Wireless trail cameras automatically take videos or photos when the PIR sensor detects activity within the area it is covering.

PIR stands for “pyroelectric sensor” or “passive infrared sensor”, which generates energy when it gets exposed to heat.

When a human or animal body gets in the range of the sensor it will detect movement, because human or animal bodies emit heat energy in the form of infrared radiation.

It is called passive infrared sensor because the sensor is not using any energy for detecting purposes, but it just works by detecting the energy giving off by the other subjects.

PIR sensors only detect warm bodied targets in motion, and not stationary targets. To detect a moving living being, it must have an outer temperature that is considerably different than the surrounding ambient heat.

Even though the most common subjects of any PIR detector are warm-bodied (humans, mammals, birds), the PIR sensor will also find moving beings or objects which have an outer temperature that is significantly less than the ambient temperature.

Meanwhile the target is sufficiently big or near the sensor (even if it is small) and its own outer temperature is simply different of the ambient temp, whether it is higher or lower, if it’s in motion it can be caught by the PIR sensor.

Each manufacturer may build their surveillance devices differently, however PIR sensors should be able to be adjusted from within the settings section.

When the high setting is used, the camera will be more sensitive to heat and triggered more often by motion. When the temperature is warm it is more difficult for the sensor to detect animals, therefore the high setting is useful under this condition. High temps are usually above 80°F.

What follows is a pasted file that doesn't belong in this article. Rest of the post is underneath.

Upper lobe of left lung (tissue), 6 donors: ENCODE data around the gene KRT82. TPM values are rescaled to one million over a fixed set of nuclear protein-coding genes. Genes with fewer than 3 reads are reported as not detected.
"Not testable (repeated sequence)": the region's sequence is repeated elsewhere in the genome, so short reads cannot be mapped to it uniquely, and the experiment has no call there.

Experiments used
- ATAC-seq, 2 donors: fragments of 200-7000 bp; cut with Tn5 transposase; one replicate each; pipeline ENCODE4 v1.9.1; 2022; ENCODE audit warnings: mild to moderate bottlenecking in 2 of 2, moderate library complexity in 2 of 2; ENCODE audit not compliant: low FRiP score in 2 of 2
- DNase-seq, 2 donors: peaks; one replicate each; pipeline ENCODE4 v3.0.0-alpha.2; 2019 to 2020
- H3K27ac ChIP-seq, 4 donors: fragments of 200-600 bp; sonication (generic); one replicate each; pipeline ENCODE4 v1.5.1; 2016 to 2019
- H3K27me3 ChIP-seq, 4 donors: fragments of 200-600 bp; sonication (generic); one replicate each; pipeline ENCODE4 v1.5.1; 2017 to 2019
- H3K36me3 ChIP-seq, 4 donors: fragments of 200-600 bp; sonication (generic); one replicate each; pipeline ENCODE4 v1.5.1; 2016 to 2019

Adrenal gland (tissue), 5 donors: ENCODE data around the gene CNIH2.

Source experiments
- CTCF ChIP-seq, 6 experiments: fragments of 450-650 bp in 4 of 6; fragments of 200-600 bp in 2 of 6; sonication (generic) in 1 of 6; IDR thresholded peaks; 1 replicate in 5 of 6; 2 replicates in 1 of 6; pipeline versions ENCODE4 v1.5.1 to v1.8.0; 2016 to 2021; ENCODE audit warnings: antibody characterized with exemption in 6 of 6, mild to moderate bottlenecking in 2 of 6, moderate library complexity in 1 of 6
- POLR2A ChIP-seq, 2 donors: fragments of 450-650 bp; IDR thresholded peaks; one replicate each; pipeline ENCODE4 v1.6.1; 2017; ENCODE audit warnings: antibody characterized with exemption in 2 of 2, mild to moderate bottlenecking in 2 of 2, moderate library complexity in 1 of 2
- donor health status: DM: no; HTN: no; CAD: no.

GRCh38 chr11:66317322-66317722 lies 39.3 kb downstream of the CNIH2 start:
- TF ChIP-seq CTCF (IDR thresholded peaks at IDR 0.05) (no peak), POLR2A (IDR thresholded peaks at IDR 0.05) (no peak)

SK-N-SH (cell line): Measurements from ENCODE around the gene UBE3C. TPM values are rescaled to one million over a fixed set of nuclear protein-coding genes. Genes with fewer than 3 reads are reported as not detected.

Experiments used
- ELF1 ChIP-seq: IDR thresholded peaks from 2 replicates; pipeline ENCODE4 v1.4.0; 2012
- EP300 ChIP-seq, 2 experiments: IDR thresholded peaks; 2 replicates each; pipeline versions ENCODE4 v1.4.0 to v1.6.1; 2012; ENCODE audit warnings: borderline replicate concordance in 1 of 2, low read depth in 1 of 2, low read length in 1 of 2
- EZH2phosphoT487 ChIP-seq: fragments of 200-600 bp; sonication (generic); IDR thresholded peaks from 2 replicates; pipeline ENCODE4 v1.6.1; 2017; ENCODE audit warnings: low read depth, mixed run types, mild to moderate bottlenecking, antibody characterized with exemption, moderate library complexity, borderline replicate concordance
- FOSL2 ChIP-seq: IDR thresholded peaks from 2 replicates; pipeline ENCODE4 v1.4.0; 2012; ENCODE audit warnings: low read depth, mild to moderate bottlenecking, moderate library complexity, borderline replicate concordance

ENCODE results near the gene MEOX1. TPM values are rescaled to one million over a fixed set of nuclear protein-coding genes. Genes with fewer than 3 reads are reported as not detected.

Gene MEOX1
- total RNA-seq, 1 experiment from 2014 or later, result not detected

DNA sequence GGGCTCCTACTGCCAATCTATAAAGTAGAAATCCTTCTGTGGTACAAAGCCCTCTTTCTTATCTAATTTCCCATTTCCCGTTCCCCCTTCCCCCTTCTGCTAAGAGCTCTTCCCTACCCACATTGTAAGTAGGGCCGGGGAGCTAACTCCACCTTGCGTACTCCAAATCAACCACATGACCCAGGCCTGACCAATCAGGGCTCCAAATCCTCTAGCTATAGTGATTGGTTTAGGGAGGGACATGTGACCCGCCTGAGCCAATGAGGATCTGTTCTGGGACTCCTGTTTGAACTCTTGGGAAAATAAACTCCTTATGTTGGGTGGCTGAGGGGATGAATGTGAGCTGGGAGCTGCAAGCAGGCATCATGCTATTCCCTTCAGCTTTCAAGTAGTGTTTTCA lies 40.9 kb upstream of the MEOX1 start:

When the low setting is used it will diminish sensor´s sensitivity to heat and movement. Low settings may help in cold weather if the camera is being triggered too often by anything warmer than the surroundings. Low temps are usually below 10°F.

A normal setting can be used when the temperature is average or moderate, typically between 10°F – 80°F.

An automatic setting will have the camera choose the best option based on current ambient climate, but this works better if the temperature is expected to change dramatically while the camera is being used.

Conditions could change significantly from a moment to another. Large temperature changes can place the PIR sensor more or less sensitive. If you have a planned specific range you need to adapt the sensitivity to compensate for potential temperature changes.

If it happens that the subject and ambient temperature are equal, the PIR sensor will difficulty be able to detect it. If the subject is large such as a human, deer, beer, etc., they often have enough variation in their surface temp to permit the sensor to detect them – even when the ambient temp is equivalent to their average body’s temperature.

Depending on the brand and based on intervals you set, a wifi trail camera can take pictures or videos of an area that is outside the PIR sensor´s range without requiring a trigger from an active target. If during this time, a target gets within the range of the sensor, it can still take and send pictures based on your settings.

Wireless game cameras can fall into “false trigger”, which basically means that the sensor believes there is a motion or warmed body target when there is none. This false trigger is caused by having the device in areas where winds would have tree branches create motions and flying objects in front of the camera. Changing the camera to another spot or adjusting the sensor´s level would be required to fix this problem.

Moving cam to another spot


Here are additional recommendations for unavoidable false triggers issued by PIR sensors:

  • Turn the sensor away from the rising or setting of the sun, that is looking toward North or South
  • Keep the sensor away from an area where direct bright sun light will fall into its window
  • Turn it away from tall grass or sun warmed vegetation which can trigger heat
  • If camera is among a shaded area, turn the sensor away from dense bush which could hold the day’s heat. When the temperature drops at night and the warm shrub moves in the wind, it could cause a trigger
  • Be sure to have your cam fastened securely. If the equipment is moved by the wind, it may be interpreted as motion by the sensor causing a false trigger